“You may not ask students to wear a mask or face covering,” according to the guidance. “Additionally, faculty, staff, and visitors to campus may not be required to wear a mask or face covering.”
The directive also told instructors they can’t ask about vaccination status “to ensure that everyone feels respected.” And it urged care in making statements about masks or vaccination.
“If you are asked, you may share your personal choice regarding the decision to wear a mask or be vaccinated without making a statement regarding the value of the choice or any value judgments about decisions not to be vaccinated,” according to the provost’s guidance. “Remember that there is a power differential between you and your students, and they may perceive you asking them to wear a mask or if they have been vaccinated as a requirement that they do so.”
In response to The Gazette’s questions about whether the Board of Regents plans to update its May guidance or what would happen if a university defied its earlier recommendations, board spokesman Josh Lehman said, “The universities are following the guidance” and that “we will continue to evaluate as we move forward.”
UNI’s Vallentine acknowledged the recent updates from the U.S. Centers for Disease Control and Prevention urging that both vaccinated and unvaccinated people wear masks indoors in public “if they are in an area of substantial or high transmission.”
“Since Black Hawk County is currently noted in the high zone (red), it is important for all students, faculty and staff to be prepared to follow the CDC guidance as we begin classes and meetings in-person if the transmission rates remain in the high or substantial zones,” he wrote. “As we continue to navigate our campus' response to COVID-19, please note that face coverings are encouraged, but not required.”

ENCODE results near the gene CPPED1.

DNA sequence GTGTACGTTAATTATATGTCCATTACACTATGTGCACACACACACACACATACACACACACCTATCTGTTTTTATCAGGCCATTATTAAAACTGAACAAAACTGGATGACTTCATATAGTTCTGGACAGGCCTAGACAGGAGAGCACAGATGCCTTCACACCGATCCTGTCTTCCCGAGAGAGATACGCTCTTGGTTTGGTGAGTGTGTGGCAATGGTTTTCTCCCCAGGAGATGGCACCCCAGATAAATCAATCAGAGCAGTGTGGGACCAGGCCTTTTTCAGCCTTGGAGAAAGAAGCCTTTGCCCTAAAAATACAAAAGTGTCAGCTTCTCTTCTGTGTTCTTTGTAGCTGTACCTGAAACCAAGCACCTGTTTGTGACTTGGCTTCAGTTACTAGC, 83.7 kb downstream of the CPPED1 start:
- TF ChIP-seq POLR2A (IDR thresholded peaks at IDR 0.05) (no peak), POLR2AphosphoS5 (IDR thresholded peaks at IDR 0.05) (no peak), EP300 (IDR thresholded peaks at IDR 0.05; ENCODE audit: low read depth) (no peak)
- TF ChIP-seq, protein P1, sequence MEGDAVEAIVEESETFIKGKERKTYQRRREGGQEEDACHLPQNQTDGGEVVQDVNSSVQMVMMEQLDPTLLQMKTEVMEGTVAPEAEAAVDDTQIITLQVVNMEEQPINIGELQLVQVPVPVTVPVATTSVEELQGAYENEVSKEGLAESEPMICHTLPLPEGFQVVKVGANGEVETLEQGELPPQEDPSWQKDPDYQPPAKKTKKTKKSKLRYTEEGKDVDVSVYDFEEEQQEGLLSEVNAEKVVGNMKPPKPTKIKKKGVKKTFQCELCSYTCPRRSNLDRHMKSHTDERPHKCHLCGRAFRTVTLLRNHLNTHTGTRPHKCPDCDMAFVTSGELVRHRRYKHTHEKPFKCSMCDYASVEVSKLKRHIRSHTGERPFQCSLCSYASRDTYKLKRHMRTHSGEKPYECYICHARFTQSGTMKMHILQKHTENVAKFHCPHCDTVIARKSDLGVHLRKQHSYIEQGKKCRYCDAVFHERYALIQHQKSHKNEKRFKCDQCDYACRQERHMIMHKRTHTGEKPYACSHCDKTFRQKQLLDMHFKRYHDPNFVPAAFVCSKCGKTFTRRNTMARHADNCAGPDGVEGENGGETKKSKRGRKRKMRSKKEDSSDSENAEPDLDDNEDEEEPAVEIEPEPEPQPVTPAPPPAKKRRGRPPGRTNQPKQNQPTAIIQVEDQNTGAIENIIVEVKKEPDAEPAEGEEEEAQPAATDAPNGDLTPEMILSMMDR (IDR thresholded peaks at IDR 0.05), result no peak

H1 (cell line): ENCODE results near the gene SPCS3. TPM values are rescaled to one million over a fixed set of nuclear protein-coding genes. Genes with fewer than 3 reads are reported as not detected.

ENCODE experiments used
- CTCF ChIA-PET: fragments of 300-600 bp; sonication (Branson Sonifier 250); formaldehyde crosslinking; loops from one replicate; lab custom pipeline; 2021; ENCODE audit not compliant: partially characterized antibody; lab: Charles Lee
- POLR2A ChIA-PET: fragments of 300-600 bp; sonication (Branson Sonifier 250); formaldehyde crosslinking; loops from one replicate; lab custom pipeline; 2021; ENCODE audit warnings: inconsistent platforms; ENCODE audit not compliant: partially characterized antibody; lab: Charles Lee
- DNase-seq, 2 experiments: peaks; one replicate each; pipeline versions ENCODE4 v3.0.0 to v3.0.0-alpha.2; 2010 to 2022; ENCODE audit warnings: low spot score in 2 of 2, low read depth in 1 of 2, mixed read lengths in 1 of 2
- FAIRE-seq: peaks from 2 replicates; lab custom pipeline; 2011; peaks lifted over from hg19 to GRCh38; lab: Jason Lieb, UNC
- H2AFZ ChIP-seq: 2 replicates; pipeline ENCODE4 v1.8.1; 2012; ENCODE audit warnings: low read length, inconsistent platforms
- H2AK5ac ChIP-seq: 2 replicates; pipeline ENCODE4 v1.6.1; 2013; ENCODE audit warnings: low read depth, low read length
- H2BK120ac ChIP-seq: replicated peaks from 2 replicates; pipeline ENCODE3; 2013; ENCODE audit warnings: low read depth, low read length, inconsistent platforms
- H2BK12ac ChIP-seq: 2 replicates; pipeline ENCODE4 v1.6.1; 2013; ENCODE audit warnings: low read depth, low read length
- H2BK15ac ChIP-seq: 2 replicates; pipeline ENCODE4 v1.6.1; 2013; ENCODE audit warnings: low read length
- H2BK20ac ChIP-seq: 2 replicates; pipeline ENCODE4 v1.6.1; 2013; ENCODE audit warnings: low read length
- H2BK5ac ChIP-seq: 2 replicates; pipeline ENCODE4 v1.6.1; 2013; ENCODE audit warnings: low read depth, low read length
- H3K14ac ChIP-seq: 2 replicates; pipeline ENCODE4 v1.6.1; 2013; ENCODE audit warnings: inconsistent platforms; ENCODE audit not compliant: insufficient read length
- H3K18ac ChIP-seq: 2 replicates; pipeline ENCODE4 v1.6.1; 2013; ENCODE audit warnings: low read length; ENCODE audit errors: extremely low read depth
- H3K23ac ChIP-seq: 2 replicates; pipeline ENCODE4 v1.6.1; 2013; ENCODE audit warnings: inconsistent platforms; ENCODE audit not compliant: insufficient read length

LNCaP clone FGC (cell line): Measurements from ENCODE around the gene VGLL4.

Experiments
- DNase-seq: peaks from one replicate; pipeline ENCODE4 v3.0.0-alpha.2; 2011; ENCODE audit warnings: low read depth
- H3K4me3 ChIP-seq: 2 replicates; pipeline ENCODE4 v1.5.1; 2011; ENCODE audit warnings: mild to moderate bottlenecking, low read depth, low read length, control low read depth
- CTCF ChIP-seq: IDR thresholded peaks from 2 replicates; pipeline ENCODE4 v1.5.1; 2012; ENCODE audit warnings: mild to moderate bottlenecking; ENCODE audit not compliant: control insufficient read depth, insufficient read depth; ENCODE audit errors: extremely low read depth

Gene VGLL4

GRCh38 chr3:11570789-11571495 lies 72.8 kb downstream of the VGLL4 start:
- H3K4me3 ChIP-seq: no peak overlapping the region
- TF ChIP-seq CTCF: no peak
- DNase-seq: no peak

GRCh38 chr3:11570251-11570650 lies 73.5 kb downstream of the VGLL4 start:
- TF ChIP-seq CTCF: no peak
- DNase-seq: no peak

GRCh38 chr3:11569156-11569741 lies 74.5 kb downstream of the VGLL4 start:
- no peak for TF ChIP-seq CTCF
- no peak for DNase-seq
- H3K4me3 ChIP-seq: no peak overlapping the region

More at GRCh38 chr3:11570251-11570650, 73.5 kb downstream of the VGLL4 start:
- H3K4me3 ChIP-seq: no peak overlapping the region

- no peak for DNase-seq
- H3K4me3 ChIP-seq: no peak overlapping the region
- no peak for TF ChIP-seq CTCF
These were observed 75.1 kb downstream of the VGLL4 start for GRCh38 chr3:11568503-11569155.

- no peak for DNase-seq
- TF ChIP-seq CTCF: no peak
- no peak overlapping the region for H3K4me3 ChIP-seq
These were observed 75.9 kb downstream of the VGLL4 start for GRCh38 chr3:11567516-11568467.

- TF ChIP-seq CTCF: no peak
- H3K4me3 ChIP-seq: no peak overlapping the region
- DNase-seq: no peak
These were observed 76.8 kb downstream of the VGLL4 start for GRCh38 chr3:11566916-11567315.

As of Wednesday, Johnson County around the UI had a “substantial” transmission rate and Story County around ISU had a “high” transmission rate --- both bad enough to qualify for the CDC’s more aggressive masking guidance.
No more contact tracing
Although ISU last year supplied detailed data on weekly positive cases on campus, vaccination rates and numbers of people in quarantine or isolation — broken down by students, faculty and staff — the university won’t replicate that reporting to the public this year.
“Iowa State’s COVID-19 Public Health Data website is no longer active,” according to this week’s communication.
Following the state’s lead in reducing its case investigation and contact tracing, “Iowa State is no longer providing case investigation or contact tracing for the campus community.”
“If you test positive or need to quarantine according to CDC guidance, it’s your responsibility to contact your instructor or supervisor and make arrangements for class or work,” according to the message. “Faculty will not be notified of students in their class who test positive and should follow their standard absence policies.”
The public universities still are offering virus testing and space to isolate or quarantine.
ISU is planning vaccination clinics on campus through the end of September, offering a gift card to each student who gets vaccinated.
UI Student Health will begin offering vaccines on a walk-in basis at the Iowa Memorial Union the week of Aug. 16, also offering a gift card to encourage inoculations.
And UNI Student Health is offering vaccinations to students by appointment.